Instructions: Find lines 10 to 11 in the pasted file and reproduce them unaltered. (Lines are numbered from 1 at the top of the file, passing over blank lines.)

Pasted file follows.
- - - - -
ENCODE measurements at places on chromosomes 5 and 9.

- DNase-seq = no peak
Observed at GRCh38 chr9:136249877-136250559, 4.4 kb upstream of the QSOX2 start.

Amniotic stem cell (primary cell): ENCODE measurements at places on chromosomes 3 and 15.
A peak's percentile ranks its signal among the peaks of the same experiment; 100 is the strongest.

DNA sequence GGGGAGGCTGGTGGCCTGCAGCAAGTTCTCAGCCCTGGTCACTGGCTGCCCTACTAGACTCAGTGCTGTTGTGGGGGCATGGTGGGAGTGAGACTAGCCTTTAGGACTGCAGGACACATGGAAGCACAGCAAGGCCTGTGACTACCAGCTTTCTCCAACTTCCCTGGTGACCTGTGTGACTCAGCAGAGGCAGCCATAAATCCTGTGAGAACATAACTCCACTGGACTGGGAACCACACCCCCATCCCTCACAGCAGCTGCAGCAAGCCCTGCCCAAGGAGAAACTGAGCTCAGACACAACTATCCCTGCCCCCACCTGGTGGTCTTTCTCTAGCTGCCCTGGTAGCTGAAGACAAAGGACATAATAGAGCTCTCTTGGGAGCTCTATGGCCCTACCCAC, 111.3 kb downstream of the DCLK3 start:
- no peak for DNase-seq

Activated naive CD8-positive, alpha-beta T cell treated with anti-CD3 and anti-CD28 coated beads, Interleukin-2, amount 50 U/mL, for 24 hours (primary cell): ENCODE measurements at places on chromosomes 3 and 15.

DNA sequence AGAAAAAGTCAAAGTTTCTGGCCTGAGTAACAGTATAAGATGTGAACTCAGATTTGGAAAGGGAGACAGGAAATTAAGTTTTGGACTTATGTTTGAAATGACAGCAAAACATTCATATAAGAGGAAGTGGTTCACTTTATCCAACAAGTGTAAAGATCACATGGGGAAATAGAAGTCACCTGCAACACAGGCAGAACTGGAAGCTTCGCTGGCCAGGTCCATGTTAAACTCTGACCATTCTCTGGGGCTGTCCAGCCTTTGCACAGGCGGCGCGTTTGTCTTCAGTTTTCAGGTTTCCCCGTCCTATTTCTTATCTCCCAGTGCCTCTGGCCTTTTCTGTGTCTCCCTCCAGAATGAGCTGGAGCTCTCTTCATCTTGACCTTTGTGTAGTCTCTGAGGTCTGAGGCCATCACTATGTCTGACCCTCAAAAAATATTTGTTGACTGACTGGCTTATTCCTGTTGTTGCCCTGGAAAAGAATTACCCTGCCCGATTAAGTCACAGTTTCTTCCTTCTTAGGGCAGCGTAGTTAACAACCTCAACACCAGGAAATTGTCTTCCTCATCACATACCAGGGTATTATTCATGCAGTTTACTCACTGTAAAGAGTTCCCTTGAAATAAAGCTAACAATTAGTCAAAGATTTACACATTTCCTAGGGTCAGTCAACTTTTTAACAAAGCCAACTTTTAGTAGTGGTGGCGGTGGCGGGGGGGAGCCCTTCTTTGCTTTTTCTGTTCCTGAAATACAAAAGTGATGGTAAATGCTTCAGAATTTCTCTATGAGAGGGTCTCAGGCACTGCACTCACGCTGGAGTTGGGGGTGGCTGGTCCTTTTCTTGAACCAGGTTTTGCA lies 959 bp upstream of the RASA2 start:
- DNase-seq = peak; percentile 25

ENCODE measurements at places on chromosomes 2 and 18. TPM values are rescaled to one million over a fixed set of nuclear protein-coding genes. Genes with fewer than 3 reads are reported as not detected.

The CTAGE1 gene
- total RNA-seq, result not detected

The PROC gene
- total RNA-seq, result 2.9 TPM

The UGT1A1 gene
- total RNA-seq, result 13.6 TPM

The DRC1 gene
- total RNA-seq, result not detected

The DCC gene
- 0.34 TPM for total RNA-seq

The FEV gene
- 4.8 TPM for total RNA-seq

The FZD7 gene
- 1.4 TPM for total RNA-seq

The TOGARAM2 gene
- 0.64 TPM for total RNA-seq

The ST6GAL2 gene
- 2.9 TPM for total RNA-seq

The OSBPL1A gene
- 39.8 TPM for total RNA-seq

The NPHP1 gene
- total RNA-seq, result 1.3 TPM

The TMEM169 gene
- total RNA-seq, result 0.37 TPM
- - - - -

- DNase-seq = peak; percentile 25

ENCODE measurements at places on chromosomes 2 and 18. TPM values are rescaled to one million over a fixed set of nuclear protein-coding genes. Genes with fewer than 3 reads are reported as not detected.